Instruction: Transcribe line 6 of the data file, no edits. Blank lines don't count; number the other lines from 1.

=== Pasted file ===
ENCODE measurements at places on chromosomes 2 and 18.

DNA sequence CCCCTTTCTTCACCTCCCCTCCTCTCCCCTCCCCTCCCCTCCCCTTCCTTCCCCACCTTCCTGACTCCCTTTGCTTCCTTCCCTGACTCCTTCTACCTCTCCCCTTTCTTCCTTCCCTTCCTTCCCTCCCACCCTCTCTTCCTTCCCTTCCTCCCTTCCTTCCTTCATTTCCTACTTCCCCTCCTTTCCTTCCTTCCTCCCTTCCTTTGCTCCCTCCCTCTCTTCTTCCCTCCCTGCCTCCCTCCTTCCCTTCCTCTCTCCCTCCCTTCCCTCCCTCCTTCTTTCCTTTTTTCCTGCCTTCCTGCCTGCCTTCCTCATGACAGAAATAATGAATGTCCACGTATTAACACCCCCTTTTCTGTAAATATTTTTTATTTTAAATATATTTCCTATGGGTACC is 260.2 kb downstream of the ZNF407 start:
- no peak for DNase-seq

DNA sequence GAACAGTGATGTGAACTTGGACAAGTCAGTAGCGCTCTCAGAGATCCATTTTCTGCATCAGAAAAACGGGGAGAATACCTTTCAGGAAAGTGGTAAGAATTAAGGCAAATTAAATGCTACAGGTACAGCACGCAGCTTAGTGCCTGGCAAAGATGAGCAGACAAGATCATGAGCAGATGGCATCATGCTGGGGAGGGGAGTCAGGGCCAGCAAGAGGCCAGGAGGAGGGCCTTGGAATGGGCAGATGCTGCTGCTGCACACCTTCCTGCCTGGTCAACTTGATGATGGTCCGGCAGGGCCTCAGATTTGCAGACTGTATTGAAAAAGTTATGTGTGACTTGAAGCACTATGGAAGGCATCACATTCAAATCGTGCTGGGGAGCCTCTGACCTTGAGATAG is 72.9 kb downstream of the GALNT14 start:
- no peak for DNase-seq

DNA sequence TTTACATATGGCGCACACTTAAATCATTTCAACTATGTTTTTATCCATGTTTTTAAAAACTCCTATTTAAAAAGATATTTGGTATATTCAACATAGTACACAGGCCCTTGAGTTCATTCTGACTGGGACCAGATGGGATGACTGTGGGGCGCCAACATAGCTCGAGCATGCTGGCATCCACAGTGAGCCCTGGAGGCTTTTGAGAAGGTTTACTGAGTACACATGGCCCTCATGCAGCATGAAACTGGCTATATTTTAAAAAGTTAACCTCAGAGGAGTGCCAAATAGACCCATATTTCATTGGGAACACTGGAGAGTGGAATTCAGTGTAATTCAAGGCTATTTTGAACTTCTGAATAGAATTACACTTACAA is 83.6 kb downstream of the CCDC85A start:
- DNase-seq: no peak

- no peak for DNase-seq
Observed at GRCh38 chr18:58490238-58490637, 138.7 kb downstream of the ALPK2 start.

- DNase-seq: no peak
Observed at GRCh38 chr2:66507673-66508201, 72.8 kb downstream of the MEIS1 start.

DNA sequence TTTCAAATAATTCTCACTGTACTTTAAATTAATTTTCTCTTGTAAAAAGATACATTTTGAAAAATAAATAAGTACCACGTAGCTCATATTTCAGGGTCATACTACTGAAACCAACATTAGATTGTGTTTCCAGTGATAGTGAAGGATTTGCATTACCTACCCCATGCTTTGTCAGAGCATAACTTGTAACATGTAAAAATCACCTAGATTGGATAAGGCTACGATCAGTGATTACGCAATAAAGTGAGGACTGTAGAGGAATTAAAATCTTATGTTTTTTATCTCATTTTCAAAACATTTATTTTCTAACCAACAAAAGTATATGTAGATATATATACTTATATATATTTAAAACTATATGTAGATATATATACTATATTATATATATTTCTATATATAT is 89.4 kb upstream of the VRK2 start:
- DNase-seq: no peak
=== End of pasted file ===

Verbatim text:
DNA sequence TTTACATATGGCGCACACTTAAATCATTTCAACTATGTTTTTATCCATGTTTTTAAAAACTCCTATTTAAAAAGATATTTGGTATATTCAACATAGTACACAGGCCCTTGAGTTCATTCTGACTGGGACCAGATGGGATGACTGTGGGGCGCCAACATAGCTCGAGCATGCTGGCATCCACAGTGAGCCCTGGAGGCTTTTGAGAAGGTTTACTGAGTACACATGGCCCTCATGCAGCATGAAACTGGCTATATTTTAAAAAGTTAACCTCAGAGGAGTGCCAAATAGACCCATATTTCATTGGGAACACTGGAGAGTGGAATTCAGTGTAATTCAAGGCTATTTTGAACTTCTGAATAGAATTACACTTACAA is 83.6 kb downstream of the CCDC85A start: